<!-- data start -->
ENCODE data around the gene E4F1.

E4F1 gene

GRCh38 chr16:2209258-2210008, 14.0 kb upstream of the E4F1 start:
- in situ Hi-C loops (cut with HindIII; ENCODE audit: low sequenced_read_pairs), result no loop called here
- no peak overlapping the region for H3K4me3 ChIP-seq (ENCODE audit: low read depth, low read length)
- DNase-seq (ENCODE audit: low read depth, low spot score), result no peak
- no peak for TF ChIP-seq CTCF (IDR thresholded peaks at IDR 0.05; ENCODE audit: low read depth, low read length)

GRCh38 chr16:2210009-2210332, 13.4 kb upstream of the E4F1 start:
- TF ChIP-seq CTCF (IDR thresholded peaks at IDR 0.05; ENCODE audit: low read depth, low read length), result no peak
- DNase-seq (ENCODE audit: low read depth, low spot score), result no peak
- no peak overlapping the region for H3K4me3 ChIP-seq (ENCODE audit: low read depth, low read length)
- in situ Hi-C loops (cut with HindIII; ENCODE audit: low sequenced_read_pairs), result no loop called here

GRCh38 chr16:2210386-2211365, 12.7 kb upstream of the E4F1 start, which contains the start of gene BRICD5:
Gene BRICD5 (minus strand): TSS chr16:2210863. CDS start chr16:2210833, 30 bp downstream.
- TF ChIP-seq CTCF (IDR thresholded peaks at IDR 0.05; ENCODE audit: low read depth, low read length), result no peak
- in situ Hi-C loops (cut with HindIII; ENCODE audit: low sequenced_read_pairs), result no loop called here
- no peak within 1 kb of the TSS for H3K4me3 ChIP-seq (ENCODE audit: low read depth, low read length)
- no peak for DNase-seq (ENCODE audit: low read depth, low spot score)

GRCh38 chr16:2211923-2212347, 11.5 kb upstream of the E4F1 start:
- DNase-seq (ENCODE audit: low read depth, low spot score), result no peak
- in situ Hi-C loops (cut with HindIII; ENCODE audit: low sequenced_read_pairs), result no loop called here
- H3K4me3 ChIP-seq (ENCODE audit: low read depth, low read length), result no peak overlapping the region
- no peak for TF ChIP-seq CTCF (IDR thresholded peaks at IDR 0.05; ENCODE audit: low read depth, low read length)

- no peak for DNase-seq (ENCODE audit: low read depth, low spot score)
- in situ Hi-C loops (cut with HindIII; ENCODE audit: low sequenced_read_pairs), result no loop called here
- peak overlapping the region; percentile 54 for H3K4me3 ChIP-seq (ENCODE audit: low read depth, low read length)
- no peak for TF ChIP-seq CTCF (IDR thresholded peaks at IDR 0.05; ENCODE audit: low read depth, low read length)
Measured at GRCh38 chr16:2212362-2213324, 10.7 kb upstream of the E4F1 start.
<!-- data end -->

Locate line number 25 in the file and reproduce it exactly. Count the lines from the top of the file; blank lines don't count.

- in situ Hi-C loops (cut with HindIII; ENCODE audit: low sequenced_read_pairs), result no loop called here